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Water Taxi

TRAVEL
April 8, 2001 | CHRISTOPHER REYNOLDS, Times Travel Writer
Maybe you were planning to come here for the sea and sky, which is fine, as far as it goes. Both tend to be blue and 80 degrees, and who could complain about that? Your attention may wander to nearby Ixtapa, Cancn's cousin, until you learn about the Novels of Dawn, the key to relaxation here. If you can then pry yourself from your chaise longue, you may even be tempted to see the Palace of the Crooked Cop.
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CALIFORNIA | LOCAL
February 23, 2014 | By Emily Foxhall
The Newport Beach harbor has long attracted residents and visitors alike. Beyond the allure of the water itself, ample opportunity for entertainment can be found along its shores. There is the Balboa Fun Zone with its iconic Ferris wheel, and a number of restaurants with fresh seafood dishes. Commercial businesses thrive, yacht clubs keep busy and bars fill with patrons. What could be missing? The city needs water taxis to connect the dots, maybe even electric ones, at least according to Mayor Rush Hill, who hopes soon to bring the idea to fruition.
CALIFORNIA | LOCAL
February 24, 1998
The city is buying two water taxis to ferry tourists between the soon-to-open Long Beach Aquarium of the Pacific and two other local tourist attractions on the water: the Queen Mary and Shoreline Village. The Long Beach transit board voted 7 to 0 Monday to spend $600,000 for the taxis that would transport tourists around Queensway Bay every 20 minutes. The boats will be leased to Catalina Express, which has a permit to operate water taxis in Long Beach.
NATIONAL
March 7, 2004 | From the Baltimore Sun
A fierce gust of wind flipped a water taxi with 25 people aboard in Baltimore's Inner Harbor on Saturday, leaving one dead and three presumed drowned. Federal safety officials began an investigation into what was the city's first passenger-ferry fatality since the boats began cruising the harbor more than two decades ago.
CALIFORNIA | LOCAL
April 4, 2000 | GINA PICCALO and CATHERINE BLAKE, SPECIAL TO THE TIMES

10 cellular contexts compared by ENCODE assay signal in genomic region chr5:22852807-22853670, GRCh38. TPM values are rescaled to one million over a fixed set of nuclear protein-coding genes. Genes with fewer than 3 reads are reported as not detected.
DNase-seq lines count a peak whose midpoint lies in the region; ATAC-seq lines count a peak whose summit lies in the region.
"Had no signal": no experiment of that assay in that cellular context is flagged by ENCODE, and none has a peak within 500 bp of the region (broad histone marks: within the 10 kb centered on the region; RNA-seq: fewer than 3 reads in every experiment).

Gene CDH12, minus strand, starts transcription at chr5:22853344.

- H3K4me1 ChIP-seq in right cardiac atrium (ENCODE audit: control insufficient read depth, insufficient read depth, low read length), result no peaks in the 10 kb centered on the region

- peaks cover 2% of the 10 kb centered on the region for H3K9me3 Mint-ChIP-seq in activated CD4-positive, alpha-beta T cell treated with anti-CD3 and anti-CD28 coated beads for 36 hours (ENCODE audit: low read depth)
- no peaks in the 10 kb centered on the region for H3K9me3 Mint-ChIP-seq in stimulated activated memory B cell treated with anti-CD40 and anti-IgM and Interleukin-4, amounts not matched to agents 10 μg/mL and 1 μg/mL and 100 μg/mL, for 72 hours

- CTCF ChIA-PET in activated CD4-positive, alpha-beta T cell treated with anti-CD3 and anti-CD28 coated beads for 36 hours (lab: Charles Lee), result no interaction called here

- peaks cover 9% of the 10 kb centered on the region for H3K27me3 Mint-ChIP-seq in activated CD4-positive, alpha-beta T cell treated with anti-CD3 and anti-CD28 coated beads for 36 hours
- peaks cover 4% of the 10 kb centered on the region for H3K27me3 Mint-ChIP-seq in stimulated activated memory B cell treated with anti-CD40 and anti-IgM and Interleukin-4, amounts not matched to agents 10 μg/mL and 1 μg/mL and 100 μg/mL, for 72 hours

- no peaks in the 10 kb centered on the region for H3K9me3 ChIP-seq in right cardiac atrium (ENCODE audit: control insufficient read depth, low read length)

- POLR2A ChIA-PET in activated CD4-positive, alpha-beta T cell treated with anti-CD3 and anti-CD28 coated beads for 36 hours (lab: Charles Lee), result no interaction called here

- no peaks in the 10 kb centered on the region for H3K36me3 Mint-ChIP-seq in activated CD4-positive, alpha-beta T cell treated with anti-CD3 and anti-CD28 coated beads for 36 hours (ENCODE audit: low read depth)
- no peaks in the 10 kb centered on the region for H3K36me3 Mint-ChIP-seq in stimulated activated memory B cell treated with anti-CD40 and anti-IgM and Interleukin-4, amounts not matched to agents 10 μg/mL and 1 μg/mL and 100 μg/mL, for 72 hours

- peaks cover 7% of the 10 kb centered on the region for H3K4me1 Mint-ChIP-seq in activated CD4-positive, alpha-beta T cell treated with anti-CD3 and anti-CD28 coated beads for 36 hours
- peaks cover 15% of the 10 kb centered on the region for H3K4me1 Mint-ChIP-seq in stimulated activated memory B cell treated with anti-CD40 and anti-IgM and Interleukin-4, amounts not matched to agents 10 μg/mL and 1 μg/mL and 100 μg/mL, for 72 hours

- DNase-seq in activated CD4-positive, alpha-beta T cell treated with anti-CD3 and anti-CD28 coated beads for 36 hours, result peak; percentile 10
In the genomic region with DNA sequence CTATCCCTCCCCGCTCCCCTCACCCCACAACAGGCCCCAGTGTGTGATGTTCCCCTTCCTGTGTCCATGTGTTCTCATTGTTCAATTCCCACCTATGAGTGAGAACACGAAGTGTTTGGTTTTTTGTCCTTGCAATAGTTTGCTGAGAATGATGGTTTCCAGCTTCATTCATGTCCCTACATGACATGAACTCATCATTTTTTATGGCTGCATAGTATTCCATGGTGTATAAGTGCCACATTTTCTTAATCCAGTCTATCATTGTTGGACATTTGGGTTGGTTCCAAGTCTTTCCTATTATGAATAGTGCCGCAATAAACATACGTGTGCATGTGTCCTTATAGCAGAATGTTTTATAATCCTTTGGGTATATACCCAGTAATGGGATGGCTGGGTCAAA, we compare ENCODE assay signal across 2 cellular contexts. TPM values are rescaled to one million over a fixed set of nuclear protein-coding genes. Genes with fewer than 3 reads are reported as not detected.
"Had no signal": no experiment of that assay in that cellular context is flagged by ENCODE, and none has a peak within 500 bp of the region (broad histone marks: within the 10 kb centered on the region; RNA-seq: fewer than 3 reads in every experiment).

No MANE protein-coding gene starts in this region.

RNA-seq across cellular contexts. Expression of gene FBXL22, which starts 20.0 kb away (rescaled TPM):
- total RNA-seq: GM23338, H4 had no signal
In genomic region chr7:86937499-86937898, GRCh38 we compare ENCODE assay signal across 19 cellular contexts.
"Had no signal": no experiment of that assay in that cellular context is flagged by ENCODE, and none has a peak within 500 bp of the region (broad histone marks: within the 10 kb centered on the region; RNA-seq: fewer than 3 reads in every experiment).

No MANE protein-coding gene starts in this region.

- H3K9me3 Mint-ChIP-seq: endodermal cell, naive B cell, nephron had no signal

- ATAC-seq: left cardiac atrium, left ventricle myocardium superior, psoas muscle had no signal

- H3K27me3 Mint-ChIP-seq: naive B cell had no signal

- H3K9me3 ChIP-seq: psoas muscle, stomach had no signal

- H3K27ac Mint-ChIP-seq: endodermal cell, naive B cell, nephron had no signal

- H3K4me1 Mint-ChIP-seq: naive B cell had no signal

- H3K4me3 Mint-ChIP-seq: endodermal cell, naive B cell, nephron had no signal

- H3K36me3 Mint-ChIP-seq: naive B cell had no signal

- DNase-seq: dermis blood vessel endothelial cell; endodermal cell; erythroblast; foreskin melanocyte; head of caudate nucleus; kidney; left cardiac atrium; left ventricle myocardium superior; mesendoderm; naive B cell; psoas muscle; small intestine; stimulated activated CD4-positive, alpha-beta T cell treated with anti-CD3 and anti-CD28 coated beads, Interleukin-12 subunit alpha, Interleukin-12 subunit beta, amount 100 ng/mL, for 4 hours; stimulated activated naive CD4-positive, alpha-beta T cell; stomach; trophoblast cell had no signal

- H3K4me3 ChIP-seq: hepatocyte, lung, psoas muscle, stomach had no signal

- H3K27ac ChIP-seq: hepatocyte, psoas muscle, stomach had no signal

A water taxi service to ferry visitors around the Channel Islands Harbor in Oxnard will be considered today by the Board of Supervisors. If approved, three boats will offer service every 30 minutes, beginning this summer. Taxi service now is provided by a private company, usually by appointment. The proposal is for the Harbor Department to operate daily boat service, picking up passengers from various sites along the five-mile-long harbor, at a cost of between $1 and $2.
CALIFORNIA | LOCAL
August 12, 2010 | George Skelton, Capitol Journal
The governor and the Legislature did the smart thing politically by removing their pork-stuffed water bond proposal from the voters' grasp in November. Next, they should do the prudent thing, both politically and fiscally, by tossing out the pork. That would make the bond much more digestible to voters if, indeed, it does wind up on the 2012 ballot as now scheduled. If not, the voters — the taxpayers — are very likely to do the right thing for themselves and bury the bloated $11.1-billion bond.
CALIFORNIA | LOCAL
January 13, 2005 | Bob Pool, Times Staff Writer
The boats shuttling Wednesday between Santa Barbara and Ventura carried stranded commuters, medical supplies and food -- and tears. A hastily organized ocean ferry service transported nearly 1,500 travelers around a 30-mile stretch of U.S. Highway 101 that has been closed by mud and landslides since Monday. Two excursion-boat operators jettisoned whale-watching and island-sightseeing schedules to launch the water-taxi service.
NEWS
August 8, 1996 | DONICA CROOT, TIMES STAFF WRITER
Water taxis dart down the Potomac and Anacostia rivers, jetting visitors to the U.S. Supreme Court--which is on the waterfront and no longer at its stately home near the Capitol. That image is as out of place for the Washington of today as the National Mall seemed a century ago.
CALIFORNIA | LOCAL
October 13, 2001 | NANCY WRIDE, TIMES STAFF WRITER
Psychedelic express would have been an appropriately funky name for this vessel skimming by the Long Beach coast. It's purple, red and yellow. It's cheap. And it is Southern California's only water taxi run by a transit district. On its first run of the day, the catamaran called AquaLink departs from the Queen Mary at 11 a.m. It stops at the Aquarium of the Pacific and pushes off at 11:20 a.m. for the Alamitos Bay Landing on the city's east side. At noon, the boat heads back to the Queen Mary.
CALIFORNIA | LOCAL
December 26, 2010 | By Julie Cart, Los Angeles Times
California's largest tribe has set its sights on obtaining a 1,200-acre slice of Redwood National Park, part of an ambitious plan to cobble together a new tribal park that could add eco-lodges, gift shops and water taxis into backcountry along the Klamath River. The Yurok Tribe envisions that its park would be managed as part of the chain of national and state parks that necklace the Redwood Coast from Mendocino County to the Oregon border, some of the most spectacular and contested landscapes in California.
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